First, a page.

by Lisa O'Sullivan
Albert Alexander Cochrane Le Souef and his sons William Henry Dudley, Ernest Albert, and Albert Sherbourne shared more than an inclination for long-winded names. Each of these members of the Le Souef family possessed a fascination for the natural world, and an enthusiasm for sharing their knowledge of Australia's animal life with others. This family's passion has had a huge impact on our knowledge and awareness of Australian wildlife.
A.A.C. Le Souef arrived in Australia in 1840, and became the Director of the Melbourne Zoological Gardens in 1870. He was succeeded by his son W.H. Dudley in 1902. His younger sons, Ernest Albert, and Albert Sherbourne, established Zoological Gardens in Sydney and in Perth. Other members of the family acted as librarians, secretaries and veterinarians to the zoos of Australia. The family's duties were often interspersed with field trips, both in Australia and overseas, to add to their collections of animals and insects.
Growing up in the grounds of the Melbourne Zoo obviously had a huge impact on Cecil Le Souef, who was affectionately known as 'Zooie' his entire life. W.H. Dudley's children had night-time adventures that most children can only imagine: patrolling a zoo with a torch and gun; or waking to find your pet terrier attacking an escaped leopard, as the Le Souef sisters did one night. 'Zooie' wrote numerous articles and stories, both popular and scientific. His radio program on 3LO's Children's Hour told a national audience not only of his childhood adventures at the zoo, but also encouraged children to develop an interest in understanding and protecting Australian fauna. Eventually, Zooie fulfilled the dream that had been passed onto him by his father, and established the Belgrave Fauna Park and the Rosebud Aquarium and Museum.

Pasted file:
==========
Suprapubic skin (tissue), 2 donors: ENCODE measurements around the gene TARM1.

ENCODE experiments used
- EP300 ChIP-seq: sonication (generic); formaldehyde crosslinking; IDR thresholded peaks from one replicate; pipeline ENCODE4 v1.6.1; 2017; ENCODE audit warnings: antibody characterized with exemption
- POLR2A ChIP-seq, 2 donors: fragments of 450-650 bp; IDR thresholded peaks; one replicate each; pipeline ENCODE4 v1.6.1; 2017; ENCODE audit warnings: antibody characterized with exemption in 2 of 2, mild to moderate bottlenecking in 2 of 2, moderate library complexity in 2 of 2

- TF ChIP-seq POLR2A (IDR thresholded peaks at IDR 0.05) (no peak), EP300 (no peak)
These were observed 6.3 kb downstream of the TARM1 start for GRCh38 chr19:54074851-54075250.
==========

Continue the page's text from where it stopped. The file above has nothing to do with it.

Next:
The Le Souef archival collection covers three generations of the family's personal and professional commitment to exploring the natural world. Looking through the papers the Le Souef family have left behind is a lesson in the changing way Australians have viewed their surroundings and appreciated their environment.
Early photographs from the Melbourne Zoo show rows of small and unattractive cages. The main aim of the Zoo at that time was the 'acclimatisation' of animals from Europe. It seems that Australia 'riding on the sheep's back' was not the first thought of many naturalists in the nineteenth century. South American Alpaca and Llamas were thought to be the ideal animals for wool production in Australia, and accordingly there were continued expensive and unsuccessful attempts to breed them in large numbers.
However, animals were not only brought over for economic reasons, but also for hunting; to ease the homesickness of new arrivals; and to provide the trims and decorations for the fashionable of the day. As Zooie Le Souef pointed out in an article in the 1960s, the Acclimatisation Societies have always denied any role in the introduction of rabbits to the country.
Zoos themselves have changed much since their founding days, both in appearance and role. The old bare cages have gradually been replaced by larger and more natural environments for the animals, and zoos have expanded their role both in education and in the preservation of endangered species. The zoological gardens of Australia have played an enormous role in educating Australians about their native animals and helping them to appreciate its worth. But the old glass slides of the Melbourne Zoo's Tasmanian Tigers should remind us that collecting can go too far, and that our wealth of natural heritage should not be wholly confined to cages and displays.